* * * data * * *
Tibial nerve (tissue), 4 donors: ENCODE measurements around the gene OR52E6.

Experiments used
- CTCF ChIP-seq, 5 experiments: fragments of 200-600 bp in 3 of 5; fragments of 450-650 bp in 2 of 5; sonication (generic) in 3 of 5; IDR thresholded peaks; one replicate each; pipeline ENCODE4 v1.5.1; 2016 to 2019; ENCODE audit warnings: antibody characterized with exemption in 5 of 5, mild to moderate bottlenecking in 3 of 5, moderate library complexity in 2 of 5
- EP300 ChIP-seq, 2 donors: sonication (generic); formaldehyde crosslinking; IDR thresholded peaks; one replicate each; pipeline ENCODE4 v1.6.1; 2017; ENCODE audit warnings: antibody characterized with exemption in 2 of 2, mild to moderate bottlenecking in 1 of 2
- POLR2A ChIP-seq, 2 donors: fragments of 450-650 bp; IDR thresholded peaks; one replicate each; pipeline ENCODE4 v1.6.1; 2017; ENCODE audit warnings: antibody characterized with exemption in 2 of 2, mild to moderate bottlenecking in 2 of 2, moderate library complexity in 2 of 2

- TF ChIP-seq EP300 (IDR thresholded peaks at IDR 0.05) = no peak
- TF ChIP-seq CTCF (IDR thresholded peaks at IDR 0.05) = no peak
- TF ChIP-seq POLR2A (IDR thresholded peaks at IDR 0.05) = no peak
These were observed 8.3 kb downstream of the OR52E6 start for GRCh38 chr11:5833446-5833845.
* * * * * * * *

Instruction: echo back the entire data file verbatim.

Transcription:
Tibial nerve (tissue), 4 donors: ENCODE measurements around the gene OR52E6.

Experiments used
- CTCF ChIP-seq, 5 experiments: fragments of 200-600 bp in 3 of 5; fragments of 450-650 bp in 2 of 5; sonication (generic) in 3 of 5; IDR thresholded peaks; one replicate each; pipeline ENCODE4 v1.5.1; 2016 to 2019; ENCODE audit warnings: antibody characterized with exemption in 5 of 5, mild to moderate bottlenecking in 3 of 5, moderate library complexity in 2 of 5
- EP300 ChIP-seq, 2 donors: sonication (generic); formaldehyde crosslinking; IDR thresholded peaks; one replicate each; pipeline ENCODE4 v1.6.1; 2017; ENCODE audit warnings: antibody characterized with exemption in 2 of 2, mild to moderate bottlenecking in 1 of 2
- POLR2A ChIP-seq, 2 donors: fragments of 450-650 bp; IDR thresholded peaks; one replicate each; pipeline ENCODE4 v1.6.1; 2017; ENCODE audit warnings: antibody characterized with exemption in 2 of 2, mild to moderate bottlenecking in 2 of 2, moderate library complexity in 2 of 2

- TF ChIP-seq EP300 (IDR thresholded peaks at IDR 0.05) = no peak
- TF ChIP-seq CTCF (IDR thresholded peaks at IDR 0.05) = no peak
- TF ChIP-seq POLR2A (IDR thresholded peaks at IDR 0.05) = no peak
These were observed 8.3 kb downstream of the OR52E6 start for GRCh38 chr11:5833446-5833845.